“I think Microsoft, being the large company that it is, reacted a little slowly to delivering their solutions from above, as this was not ‘their way’ of doing business,” said Steve Hall, CEO of District Computers, a Microsoft Gold partner in Washington, D.C. “But they’ve made a huge shift and invested a ton of money and research into the cloud.”

Azure is a huge bet on Microsoft’s part, but it’s one that comes with certain risks, notes Sandy Bateh, vice president of the Microsoft national alliance at Idea Integration, a Jacksonville, Fla.-based solution provider

“If Ballmer assumes that he will get the business on-premise or in the cloud then it is a win-win for Microsoft. But when you give the customer a choice of moving from an on-premise situation to cloud, then you do open the door to competitors’ cloud options,” said Bateh.

The Role Of BPOS In Microsoft’s Cloud Vision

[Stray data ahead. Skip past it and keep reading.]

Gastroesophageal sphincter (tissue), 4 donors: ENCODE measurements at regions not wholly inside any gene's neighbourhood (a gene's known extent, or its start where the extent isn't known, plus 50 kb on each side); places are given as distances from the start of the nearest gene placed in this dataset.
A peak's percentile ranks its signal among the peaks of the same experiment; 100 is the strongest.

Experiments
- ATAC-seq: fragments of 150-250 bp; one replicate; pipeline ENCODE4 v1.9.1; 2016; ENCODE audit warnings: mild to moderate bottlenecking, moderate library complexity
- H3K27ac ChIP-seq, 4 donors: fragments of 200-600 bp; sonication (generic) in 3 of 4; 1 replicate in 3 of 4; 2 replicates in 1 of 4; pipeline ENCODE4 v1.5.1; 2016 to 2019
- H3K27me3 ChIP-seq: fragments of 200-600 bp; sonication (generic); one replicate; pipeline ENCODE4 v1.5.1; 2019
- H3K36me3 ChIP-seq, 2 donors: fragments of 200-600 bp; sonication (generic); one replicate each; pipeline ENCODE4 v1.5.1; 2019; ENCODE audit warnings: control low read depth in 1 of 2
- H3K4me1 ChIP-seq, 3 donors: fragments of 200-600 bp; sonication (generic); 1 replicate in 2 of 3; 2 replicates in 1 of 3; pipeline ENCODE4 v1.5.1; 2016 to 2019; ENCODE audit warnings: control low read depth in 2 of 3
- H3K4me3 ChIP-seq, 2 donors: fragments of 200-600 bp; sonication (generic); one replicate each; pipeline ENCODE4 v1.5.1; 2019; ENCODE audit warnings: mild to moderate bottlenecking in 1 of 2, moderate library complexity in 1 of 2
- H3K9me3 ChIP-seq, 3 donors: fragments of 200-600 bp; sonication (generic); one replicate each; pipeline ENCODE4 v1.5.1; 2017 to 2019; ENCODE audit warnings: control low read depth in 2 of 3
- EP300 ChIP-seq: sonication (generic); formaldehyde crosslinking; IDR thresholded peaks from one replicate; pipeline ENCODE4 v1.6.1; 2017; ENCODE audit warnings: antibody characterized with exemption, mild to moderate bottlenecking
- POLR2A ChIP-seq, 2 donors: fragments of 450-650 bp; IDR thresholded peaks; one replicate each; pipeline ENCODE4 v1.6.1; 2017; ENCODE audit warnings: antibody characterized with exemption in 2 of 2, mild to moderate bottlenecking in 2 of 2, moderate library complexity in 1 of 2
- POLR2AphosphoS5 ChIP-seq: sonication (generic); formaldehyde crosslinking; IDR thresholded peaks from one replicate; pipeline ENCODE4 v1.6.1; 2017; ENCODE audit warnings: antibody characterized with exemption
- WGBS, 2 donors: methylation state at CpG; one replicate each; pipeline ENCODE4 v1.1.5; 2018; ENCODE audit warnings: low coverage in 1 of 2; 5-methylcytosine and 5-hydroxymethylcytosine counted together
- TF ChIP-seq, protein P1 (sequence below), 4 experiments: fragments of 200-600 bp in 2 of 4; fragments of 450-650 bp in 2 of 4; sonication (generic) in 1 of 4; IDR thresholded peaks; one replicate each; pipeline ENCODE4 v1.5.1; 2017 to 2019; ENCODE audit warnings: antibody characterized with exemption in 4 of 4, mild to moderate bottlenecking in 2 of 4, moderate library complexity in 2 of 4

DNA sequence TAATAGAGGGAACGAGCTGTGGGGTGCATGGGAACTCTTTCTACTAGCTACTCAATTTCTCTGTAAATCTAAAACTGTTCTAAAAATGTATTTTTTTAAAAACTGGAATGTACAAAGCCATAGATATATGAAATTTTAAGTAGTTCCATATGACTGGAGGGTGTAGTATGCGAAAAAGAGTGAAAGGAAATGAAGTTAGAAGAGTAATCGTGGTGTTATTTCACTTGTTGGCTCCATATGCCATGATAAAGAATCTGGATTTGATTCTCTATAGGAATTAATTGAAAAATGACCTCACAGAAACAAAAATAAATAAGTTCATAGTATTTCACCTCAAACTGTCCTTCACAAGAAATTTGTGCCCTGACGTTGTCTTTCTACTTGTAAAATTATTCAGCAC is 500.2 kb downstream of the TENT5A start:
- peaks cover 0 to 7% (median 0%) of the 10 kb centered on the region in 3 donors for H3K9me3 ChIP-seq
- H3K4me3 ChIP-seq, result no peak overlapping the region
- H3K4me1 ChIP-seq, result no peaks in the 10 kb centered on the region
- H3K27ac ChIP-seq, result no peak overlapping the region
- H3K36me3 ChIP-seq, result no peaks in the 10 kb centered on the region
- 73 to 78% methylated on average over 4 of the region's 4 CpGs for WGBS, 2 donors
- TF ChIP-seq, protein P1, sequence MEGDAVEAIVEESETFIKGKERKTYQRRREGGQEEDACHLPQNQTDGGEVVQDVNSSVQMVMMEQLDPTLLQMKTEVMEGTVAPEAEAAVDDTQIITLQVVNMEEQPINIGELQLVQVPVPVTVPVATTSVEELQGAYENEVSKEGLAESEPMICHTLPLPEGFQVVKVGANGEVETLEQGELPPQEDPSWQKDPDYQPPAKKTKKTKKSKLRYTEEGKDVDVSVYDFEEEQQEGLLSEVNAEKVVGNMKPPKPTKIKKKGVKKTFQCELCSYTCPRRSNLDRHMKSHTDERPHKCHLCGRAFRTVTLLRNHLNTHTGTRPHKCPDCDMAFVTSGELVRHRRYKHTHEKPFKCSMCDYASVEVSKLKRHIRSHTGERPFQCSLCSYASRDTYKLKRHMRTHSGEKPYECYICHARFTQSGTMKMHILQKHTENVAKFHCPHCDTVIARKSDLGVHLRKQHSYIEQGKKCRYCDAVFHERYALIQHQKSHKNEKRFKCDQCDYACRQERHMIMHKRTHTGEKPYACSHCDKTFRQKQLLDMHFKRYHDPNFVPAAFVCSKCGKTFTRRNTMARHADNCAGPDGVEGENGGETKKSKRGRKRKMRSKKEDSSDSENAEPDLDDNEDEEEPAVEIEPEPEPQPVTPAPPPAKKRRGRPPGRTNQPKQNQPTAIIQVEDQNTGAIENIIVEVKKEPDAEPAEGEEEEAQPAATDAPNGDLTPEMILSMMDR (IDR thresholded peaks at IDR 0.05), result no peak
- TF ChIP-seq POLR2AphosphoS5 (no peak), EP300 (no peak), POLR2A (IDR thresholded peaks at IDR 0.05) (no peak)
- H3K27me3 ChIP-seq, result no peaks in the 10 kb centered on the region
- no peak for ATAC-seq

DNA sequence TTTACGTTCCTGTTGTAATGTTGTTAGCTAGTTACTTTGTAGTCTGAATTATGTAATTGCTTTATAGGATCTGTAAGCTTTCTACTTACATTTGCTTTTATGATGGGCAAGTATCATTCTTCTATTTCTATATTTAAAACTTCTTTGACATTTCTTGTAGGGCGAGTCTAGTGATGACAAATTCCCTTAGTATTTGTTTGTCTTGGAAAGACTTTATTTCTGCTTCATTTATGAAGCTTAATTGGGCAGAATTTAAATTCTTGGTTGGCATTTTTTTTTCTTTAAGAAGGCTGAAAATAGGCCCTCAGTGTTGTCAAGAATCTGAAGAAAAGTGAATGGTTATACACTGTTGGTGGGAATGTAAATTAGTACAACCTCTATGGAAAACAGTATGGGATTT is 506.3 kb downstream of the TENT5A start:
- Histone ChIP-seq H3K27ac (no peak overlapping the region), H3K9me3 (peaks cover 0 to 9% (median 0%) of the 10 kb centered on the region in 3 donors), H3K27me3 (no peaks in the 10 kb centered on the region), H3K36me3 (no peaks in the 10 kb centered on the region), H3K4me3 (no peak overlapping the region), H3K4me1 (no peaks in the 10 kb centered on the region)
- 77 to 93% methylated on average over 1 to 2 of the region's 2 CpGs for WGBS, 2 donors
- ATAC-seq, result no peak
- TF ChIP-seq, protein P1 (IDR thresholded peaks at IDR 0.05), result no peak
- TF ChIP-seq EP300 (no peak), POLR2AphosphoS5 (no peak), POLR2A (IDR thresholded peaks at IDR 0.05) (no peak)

Another pillar of Microsoft (NSDQ:MSFT)’s cloud strategy is its Business Productivity Online Suite (BPOS), which includes hosted versions of Exchange, Sharepoint and Office Communications Server. Unveiled in 2008, BPOS initially gained the most traction in large enterprises but is now moving downmarket, according to solution providers.BPOS is an example of how Microsoft is doing everything it can to stay ahead of the curve in the cloud space, says Chris Ward, senior solutions architect at Greenpages, a solution provider in Kittery, Maine. Ward has been fielding more and more customer inquiries about BPOS, particularly on the Exchange front.

In Ward’s view, the greater challenge for Microsoft lies in the traditional Office application environment with apps such as Word, Exchange and Powerpoint. That’s a space where Google and Microsoft are going head to head to gain consumer mindshare, but Ward says both companies’ cloud apps fall short.

“Both Google (NSDQ:GOOG) and Microsoft have online-based ‘cloud’ offerings in this space, but they fall way short on user experience and functionality versus the traditional locally installed apps,” he said. “The future here may in fact be more of a cloud-based VDI offering in which users can run the full desktop app via a remote session.”